Conclusion

The importance of the IOM (2011) report for gerontological nursing is apparent in many of the recommendations. Some of the policy recommendations will directly influence the provision of nursing services for older adults, particularly those that involve Medicare policies and CMS initiatives. The nursing pipeline initiatives that seek a more skilled and educated nursing workforce to innovate, lead, and educate, as well as workforce data infrastructure that will inform workforce policy in a timely manner, are also relevant to gerontological nurses. Although these latter policy changes may seem general, heeding the demographic trends forecasted for this century, the nurse of the future will, in large part, be the gerontological nurse of the future. Although the need for nursing to transform is clear cut, the path to this change is complicated by obstacles such as changing state and federal laws and regulations, economic considerations, and competing political interests. The IOM’s position on health issues is respected because of its independent and meticulous approach. However, to turn these recommendations into policy, unrelenting broad-based advocacy efforts, astutely conceived by the Future of Nursing Campaign for Action and the Center to Champion Nursing in America, are needed.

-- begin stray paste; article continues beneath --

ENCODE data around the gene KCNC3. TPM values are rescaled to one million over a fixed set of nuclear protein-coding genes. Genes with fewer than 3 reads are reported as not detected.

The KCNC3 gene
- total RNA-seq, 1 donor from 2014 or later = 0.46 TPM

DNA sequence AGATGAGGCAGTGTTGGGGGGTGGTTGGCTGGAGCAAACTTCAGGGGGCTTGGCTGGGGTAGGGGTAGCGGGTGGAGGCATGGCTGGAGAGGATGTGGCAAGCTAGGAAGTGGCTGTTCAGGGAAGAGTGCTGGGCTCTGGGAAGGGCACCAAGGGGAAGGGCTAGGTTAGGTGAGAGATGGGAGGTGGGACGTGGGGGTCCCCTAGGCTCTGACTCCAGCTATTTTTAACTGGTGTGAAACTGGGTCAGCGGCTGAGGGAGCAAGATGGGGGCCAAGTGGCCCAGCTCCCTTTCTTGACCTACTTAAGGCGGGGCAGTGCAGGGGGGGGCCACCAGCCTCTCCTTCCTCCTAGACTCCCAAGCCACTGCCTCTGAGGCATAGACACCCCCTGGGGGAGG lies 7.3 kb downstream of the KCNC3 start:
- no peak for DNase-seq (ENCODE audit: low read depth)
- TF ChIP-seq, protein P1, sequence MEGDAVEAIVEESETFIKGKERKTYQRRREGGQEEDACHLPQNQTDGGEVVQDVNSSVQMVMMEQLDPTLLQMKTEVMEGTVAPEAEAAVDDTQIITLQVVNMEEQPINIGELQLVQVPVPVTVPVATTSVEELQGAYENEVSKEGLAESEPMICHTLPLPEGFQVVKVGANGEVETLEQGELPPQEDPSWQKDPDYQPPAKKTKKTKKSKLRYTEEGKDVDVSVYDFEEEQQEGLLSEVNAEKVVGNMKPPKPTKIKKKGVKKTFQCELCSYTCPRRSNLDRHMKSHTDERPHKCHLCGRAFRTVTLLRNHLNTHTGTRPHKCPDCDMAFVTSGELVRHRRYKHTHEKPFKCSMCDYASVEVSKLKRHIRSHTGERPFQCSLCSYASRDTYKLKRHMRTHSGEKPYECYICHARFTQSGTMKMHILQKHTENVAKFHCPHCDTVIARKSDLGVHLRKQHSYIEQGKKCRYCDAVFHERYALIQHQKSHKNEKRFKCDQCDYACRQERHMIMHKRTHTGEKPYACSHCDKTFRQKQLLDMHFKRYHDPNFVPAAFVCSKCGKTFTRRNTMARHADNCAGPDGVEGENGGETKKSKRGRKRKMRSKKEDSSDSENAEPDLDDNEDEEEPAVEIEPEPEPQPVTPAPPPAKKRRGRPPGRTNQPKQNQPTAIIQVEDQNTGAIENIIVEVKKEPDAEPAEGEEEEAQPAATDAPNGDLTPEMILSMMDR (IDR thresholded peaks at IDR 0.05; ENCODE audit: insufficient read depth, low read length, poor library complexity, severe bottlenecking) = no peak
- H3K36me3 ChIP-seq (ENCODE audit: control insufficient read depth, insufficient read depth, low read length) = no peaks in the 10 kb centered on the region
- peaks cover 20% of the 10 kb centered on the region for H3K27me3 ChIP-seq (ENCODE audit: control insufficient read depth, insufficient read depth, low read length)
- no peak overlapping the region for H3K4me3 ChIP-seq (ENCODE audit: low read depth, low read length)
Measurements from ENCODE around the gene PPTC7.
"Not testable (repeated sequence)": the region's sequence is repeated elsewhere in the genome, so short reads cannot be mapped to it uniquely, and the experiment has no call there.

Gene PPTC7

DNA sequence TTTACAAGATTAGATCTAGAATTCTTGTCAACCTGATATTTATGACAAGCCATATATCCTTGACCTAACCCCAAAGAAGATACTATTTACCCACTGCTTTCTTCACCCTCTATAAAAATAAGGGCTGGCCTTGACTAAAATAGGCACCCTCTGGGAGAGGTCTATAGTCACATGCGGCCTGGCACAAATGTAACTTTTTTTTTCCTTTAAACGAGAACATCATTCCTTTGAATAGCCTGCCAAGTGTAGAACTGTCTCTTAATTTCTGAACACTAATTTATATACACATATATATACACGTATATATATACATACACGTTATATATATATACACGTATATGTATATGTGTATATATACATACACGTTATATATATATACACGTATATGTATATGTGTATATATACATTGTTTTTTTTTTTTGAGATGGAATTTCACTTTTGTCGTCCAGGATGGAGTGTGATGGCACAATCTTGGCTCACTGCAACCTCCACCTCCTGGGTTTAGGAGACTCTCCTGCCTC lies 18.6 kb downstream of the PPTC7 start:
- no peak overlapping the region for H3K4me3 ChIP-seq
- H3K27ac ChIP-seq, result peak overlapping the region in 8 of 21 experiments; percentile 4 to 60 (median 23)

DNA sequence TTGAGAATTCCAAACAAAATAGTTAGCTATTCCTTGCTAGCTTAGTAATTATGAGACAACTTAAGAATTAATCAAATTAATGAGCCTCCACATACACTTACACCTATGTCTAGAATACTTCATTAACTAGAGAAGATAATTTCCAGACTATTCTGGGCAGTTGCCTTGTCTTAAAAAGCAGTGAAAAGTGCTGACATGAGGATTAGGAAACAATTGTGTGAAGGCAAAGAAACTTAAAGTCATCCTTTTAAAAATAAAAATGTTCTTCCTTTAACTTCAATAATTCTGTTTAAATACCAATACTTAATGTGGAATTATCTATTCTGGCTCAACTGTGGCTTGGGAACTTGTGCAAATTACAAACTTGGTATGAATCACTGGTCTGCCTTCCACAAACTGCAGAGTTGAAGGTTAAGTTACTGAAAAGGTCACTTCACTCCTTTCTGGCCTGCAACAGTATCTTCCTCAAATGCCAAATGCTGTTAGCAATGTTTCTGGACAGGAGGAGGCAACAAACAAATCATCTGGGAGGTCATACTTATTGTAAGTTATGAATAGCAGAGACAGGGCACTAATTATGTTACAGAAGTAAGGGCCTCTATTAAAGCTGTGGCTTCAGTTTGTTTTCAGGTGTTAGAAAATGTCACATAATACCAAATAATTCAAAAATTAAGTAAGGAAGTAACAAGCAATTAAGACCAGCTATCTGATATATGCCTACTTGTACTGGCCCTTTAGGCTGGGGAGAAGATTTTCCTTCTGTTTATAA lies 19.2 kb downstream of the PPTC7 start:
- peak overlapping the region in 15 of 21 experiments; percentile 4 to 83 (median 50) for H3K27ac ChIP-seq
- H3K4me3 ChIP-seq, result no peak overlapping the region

References

Authors

Dr. Nannini is Associate Professor, Department of Nursing, University of Massachusetts Lowell, Lowell, Massachusetts.

The author discloses that she has no significant financial interests in any product or class of products discussed directly or indirectly in this activity, including research support.

Address correspondence to Angela Nannini, PhD, FNP-C, Associate Professor, University of Massachusetts Lowell, Department of Nursing, 3 Solomont Way, Suite 2, Lowell, MA 01854-5126; e-mail: .angela_nannini@uml.edu

10.3928/00989134-20110802-01